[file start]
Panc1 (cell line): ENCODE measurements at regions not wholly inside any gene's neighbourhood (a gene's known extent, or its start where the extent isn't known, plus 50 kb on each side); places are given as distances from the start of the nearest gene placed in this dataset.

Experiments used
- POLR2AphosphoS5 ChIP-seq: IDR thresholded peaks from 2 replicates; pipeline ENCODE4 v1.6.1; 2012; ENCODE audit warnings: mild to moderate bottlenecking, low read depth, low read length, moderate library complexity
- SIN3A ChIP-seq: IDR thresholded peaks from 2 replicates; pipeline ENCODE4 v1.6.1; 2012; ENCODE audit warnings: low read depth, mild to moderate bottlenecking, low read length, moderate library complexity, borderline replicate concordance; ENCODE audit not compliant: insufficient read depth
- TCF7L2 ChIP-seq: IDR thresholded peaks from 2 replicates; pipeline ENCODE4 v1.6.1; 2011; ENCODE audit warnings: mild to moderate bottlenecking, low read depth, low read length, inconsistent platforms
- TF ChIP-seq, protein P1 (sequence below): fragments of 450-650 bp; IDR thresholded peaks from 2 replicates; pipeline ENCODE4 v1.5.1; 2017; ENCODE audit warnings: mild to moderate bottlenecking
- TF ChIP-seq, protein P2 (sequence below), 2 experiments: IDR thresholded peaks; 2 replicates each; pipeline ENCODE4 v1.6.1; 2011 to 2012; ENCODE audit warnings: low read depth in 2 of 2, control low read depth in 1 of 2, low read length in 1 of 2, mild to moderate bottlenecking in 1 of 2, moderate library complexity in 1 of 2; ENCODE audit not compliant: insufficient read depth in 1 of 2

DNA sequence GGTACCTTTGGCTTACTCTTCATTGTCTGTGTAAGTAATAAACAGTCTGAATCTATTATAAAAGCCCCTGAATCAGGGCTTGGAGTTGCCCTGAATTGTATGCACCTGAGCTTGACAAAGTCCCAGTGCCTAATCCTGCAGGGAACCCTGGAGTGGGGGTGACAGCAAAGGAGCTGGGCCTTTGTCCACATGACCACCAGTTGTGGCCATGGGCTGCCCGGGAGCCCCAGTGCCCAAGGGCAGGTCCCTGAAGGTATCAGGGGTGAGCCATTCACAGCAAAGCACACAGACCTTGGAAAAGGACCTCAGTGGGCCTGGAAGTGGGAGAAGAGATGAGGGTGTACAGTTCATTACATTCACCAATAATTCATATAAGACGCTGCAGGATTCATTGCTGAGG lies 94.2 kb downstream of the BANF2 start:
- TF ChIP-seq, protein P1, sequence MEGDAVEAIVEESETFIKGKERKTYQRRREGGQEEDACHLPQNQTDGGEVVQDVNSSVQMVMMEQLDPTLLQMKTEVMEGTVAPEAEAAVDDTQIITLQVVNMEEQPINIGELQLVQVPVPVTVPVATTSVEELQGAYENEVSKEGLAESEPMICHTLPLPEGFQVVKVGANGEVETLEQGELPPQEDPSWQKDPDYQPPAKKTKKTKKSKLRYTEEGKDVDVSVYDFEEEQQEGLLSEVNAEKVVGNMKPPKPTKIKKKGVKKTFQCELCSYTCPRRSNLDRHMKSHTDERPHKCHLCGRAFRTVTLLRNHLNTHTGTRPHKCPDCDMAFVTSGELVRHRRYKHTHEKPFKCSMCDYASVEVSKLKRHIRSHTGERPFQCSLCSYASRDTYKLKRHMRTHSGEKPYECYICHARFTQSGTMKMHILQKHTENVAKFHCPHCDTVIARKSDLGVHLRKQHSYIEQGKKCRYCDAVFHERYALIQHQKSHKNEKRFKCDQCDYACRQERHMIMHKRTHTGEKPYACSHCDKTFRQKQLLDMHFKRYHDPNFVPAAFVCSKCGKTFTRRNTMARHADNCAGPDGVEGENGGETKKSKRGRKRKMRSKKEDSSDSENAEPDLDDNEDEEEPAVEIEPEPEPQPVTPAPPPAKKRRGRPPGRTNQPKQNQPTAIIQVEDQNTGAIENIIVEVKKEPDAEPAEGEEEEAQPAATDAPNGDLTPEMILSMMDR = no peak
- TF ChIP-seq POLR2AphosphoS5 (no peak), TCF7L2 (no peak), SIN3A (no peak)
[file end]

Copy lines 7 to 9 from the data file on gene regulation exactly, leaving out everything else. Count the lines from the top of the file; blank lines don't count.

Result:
- TF ChIP-seq, protein P2 (sequence below), 2 experiments: IDR thresholded peaks; 2 replicates each; pipeline ENCODE4 v1.6.1; 2011 to 2012; ENCODE audit warnings: low read depth in 2 of 2, control low read depth in 1 of 2, low read length in 1 of 2, mild to moderate bottlenecking in 1 of 2, moderate library complexity in 1 of 2; ENCODE audit not compliant: insufficient read depth in 1 of 2

DNA sequence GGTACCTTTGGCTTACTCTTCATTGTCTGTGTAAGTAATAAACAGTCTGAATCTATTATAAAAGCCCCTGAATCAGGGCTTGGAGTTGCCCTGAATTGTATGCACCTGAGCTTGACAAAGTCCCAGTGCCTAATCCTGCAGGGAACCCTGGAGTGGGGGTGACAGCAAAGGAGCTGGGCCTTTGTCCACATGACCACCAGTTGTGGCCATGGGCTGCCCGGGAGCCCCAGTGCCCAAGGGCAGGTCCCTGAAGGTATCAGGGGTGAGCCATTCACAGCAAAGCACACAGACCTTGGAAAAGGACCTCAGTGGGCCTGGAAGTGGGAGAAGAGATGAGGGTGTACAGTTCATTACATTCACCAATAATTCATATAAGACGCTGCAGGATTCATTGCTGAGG lies 94.2 kb downstream of the BANF2 start:
- TF ChIP-seq, protein P1, sequence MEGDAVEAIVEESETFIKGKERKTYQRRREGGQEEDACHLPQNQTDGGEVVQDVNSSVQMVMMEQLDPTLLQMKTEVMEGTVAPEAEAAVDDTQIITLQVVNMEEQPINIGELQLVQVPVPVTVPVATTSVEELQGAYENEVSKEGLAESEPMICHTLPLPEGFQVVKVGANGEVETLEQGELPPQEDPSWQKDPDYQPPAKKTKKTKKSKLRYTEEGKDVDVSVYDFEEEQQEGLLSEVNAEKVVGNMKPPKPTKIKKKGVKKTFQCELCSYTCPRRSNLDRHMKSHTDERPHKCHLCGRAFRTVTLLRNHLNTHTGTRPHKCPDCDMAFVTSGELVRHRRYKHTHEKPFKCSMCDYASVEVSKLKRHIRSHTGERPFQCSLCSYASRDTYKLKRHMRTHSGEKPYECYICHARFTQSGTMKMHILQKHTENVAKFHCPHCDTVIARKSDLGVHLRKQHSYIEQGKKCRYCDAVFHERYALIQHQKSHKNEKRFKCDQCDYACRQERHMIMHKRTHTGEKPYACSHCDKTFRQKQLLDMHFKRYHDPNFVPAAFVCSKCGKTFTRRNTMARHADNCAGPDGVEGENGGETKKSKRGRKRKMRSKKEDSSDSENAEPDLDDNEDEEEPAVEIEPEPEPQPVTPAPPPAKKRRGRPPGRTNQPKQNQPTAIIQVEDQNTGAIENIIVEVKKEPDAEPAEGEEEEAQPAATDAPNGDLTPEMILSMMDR = no peak